Flores Guatemala – 3 days of delight (and Tikal too)
We take another mini-van. This time it was from Lanquin to Flores. The couple in the next room were on the shuttle, and the couple from our journey to Lanquin were n the shuttle. It was a familiar crowd. Firstly we had a 15-minute delay while the road was repaired.
Interestingly, next, we seemed to stop off for the driver to collect furniture and this wasted a good 20 minutes whilst it was strapped to the top. I jumped out and asked to use the baños at the casa, and was glad I did as he didn’t stop for lunch till nearly 2 p.m. Lunch was in the middle of no-where, but thankfully another van pulled up, and we all started to talk about what we wanted to do, or others were doing, and where they were staying. Someone noted an inexpensive hotel. A German lady was going to do the same tour I wanted, and so I was able to glean information from her. It was a good stop.
The bus ride also includes a short ferry ride, but you stay in the shuttle van.
When we finally arrived in Santa Elena, a small man with a scar running down his face boots us all rudely off our mini-van. The Russian couple gets upset at how rude he is. I need an ATM and next thing when the new minivan (which now has our bags in the back seat, and not on the roof) takes me there, the rude man is there telling me there is no fee for the ATM I had just tried which read “$3.50 fee if you wish to proceed”. He was getting under my skin. I waited to use another ATM and fortunately, there was no fee.
You cross a small bridge to Flores.
We all went to the same Flores budget hostel – really budget “Mirador de Laguna” or some similar name – it is green and yellow and faces the lake. Basic double rooms are 90 Quetzales – bargain.
Flores is a little town on a flooding island where time seems to have stood still. Old people pull their chairs out to the curb of cobblestone streets and sit and greet you at night. Many restaurants face the lake, and it is a nice place to stay, even if our hostel is super basic. You can also walk across the bridge to Santa Elena and go to Burger King, the mall and a great supermarket, or an ATM.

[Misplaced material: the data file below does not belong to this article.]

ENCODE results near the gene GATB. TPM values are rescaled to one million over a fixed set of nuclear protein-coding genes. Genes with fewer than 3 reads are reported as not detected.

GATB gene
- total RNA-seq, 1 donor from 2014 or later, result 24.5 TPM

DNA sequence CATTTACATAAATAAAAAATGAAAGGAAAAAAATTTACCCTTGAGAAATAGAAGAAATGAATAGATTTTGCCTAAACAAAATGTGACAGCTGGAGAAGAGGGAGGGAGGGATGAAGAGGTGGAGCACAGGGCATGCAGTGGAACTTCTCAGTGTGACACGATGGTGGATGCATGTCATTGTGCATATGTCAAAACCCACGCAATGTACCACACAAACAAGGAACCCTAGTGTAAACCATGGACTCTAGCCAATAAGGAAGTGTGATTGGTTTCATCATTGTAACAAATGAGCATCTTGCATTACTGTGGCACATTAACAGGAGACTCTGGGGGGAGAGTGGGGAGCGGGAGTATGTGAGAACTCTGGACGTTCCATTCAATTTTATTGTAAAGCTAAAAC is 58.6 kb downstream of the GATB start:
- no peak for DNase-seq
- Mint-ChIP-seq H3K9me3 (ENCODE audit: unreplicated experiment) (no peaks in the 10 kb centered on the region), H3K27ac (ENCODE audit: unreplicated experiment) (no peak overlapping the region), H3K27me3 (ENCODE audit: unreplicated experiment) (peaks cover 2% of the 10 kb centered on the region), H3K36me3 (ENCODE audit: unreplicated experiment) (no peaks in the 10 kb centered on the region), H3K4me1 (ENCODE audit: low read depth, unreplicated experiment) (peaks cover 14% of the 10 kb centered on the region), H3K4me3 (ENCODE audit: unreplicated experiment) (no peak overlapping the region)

What surprised us most was the little man with the scar seemed to pop up all over the place. Trying to sell us tours. Trying to sell us connection buses. As if his San Juan bus company was going to get a cent of my money.
We booked through the hostel for Tikal the next day. We asked for the sunrise tour and were told we could stay at one of the 3 hotels at the base of Tikal.
The next day we stored our bags and headed off in the mini-van at lunchtime with the German lady. The van took ages to collect people, sort our return trip vouchers, and paid tours, saying things were lost and missing.
Somehow I thankfully had only paid 80 Quetzales for myself with my son free (supposedly sitting on my lap). But when we asked to only do the sunrise tour, we were told we had to use the guide included (wow – never knew he s included) and the guide wouldn’t arrange to stamp our park entry for the next day, as we had been told we could. In hindsight, we should have just jumped out of the mini-van and asked the parking attendant ourselves, as we met several others that had their ticket stamped for the next day’s entry (if you enter the park after 3 p.m., as we did).
We were told we HAD to do the sunset tour, so we dropped our bags and arranged to use the tent camping for the night at Jaguar Inn, which included the air mattress, and bedding in a small tent undercover.
We changed our shoes, grabbed our flashlights, some snacks, water, and insect repellant. It was hot and humid and perspiration was pouring down the back of my legs – gross. We walked, climbed, and listened as the guide explained the area of Tikal and it’s history to us.
We entered the Grand Plaza and I could barely walk.
My twisted knee injury from 2 days before was really aching. I sat while Explorason ran around, climbed, and yes, explored!
He didn’t want to leave. I didn’t want to walk another step. But on we went. It was heading toward sunset, and we yet had to climb Temple IV to view the sunset.
I am glad it was a wooden staircase and could use the banister to haul me up.
We sat and watched the sunset, and I had the good sense to pull out the flashlights just before now.
It was quite dark, in fact, it is a jungle, and jaguars and other night creatures are known to come out, so we were a little nervous as we walked on. The worst we saw was a tarantula – nice and hairy!
On our return, the guide then tries to make us buy another entry ticket for both my son and myself (so far I had only needed entry at 150 Quetzales for me to get into the park for that day). He said we had to have one for the next day. 100 for me, and 50 for my son. He then said we also had to pay 150 Quetzales for a guide in the morning for the sunrise tour. Worse was the pass was only valid 6 – 8 a.m. I was quite cranky by now. I knew he was trying to get extra money off us. So I never tipped him for the day. I told him we would work it out in the morning. It is a sad fact that locals think we are all “rich Americans”. However, I am an Australian single Mum. I am in no way rich, and in fact quite concerned about going over my daily limit in my fast-dwindling budget. So as only the German lady and I were left in Tikal, we decided we would talk about it over dinner, and try to work it out with the ark in the a.m.